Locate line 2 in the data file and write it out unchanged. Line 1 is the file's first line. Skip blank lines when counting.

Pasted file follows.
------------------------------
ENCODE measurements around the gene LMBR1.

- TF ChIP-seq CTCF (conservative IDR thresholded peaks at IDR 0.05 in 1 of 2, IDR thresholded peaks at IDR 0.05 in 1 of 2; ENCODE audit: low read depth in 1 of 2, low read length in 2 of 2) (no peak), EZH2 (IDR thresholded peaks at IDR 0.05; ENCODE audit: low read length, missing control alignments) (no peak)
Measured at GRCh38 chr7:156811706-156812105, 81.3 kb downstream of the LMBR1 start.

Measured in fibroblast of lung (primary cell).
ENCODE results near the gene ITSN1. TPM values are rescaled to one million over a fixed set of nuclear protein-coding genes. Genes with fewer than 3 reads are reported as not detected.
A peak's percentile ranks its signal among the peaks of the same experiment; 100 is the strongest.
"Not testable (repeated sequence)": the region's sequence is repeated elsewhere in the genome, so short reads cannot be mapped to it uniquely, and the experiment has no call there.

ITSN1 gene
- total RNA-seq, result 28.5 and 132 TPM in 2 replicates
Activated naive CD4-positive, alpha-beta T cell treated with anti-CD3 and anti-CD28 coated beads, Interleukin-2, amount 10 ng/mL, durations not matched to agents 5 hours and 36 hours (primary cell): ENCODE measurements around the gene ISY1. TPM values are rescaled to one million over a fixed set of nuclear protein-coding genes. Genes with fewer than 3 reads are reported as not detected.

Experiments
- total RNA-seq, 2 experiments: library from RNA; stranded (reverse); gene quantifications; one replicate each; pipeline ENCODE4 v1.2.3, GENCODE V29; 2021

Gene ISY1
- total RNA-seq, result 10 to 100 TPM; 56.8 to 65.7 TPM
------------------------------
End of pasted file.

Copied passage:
- TF ChIP-seq CTCF (conservative IDR thresholded peaks at IDR 0.05 in 1 of 2, IDR thresholded peaks at IDR 0.05 in 1 of 2; ENCODE audit: low read depth in 1 of 2, low read length in 2 of 2) (no peak), EZH2 (IDR thresholded peaks at IDR 0.05; ENCODE audit: low read length, missing control alignments) (no peak)